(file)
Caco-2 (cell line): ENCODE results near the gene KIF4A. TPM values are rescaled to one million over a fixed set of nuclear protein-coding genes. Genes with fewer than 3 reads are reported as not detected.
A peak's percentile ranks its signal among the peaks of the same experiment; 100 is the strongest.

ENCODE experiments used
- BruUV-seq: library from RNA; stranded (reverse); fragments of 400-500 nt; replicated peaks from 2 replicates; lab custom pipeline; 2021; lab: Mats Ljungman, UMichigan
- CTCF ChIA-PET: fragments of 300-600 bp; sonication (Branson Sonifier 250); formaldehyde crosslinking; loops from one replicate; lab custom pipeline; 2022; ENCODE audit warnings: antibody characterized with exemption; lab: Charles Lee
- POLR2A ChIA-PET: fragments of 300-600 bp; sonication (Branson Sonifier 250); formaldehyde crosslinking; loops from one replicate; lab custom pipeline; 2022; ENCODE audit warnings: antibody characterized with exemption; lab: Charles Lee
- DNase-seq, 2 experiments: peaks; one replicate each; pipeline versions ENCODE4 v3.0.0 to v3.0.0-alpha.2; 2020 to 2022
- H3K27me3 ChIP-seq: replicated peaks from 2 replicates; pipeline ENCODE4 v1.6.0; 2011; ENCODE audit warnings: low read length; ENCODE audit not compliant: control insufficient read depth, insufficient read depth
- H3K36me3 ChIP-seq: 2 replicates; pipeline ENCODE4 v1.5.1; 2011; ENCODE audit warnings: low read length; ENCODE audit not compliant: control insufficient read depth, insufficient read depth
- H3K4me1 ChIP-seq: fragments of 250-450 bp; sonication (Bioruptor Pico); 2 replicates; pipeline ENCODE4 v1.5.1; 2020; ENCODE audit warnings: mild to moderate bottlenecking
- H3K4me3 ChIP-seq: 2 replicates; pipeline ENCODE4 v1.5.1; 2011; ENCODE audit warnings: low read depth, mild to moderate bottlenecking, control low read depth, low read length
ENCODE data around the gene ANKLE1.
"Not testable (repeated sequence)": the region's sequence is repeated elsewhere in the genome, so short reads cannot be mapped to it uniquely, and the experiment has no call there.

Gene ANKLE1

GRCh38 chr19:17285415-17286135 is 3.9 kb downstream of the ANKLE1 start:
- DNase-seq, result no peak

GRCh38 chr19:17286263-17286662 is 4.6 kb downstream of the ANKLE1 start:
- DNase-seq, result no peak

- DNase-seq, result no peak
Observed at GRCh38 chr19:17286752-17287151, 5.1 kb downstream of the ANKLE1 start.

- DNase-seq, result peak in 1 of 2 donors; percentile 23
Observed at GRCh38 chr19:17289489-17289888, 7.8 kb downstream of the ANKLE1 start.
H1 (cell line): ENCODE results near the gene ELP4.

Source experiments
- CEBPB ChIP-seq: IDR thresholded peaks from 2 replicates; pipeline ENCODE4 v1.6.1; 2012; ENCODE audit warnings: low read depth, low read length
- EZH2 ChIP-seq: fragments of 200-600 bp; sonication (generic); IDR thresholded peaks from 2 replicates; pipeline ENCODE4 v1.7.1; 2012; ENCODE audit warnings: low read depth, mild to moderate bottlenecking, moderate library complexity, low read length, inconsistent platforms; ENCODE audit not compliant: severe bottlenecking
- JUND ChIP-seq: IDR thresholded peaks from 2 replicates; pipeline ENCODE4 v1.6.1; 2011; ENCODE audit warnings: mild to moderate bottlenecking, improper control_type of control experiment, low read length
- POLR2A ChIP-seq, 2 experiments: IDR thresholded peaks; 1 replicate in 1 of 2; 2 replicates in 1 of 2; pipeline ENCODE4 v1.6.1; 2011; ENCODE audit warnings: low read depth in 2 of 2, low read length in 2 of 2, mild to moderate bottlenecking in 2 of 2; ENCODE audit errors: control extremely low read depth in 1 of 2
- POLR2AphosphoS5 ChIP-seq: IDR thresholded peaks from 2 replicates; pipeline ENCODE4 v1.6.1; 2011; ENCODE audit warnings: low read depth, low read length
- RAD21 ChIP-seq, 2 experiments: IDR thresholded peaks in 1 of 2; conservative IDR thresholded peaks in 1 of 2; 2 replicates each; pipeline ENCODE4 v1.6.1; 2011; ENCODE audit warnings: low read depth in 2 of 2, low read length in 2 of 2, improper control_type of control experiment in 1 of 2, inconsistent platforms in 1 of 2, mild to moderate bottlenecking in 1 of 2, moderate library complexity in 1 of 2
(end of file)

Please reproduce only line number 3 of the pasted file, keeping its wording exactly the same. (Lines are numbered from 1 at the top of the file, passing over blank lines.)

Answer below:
ENCODE experiments used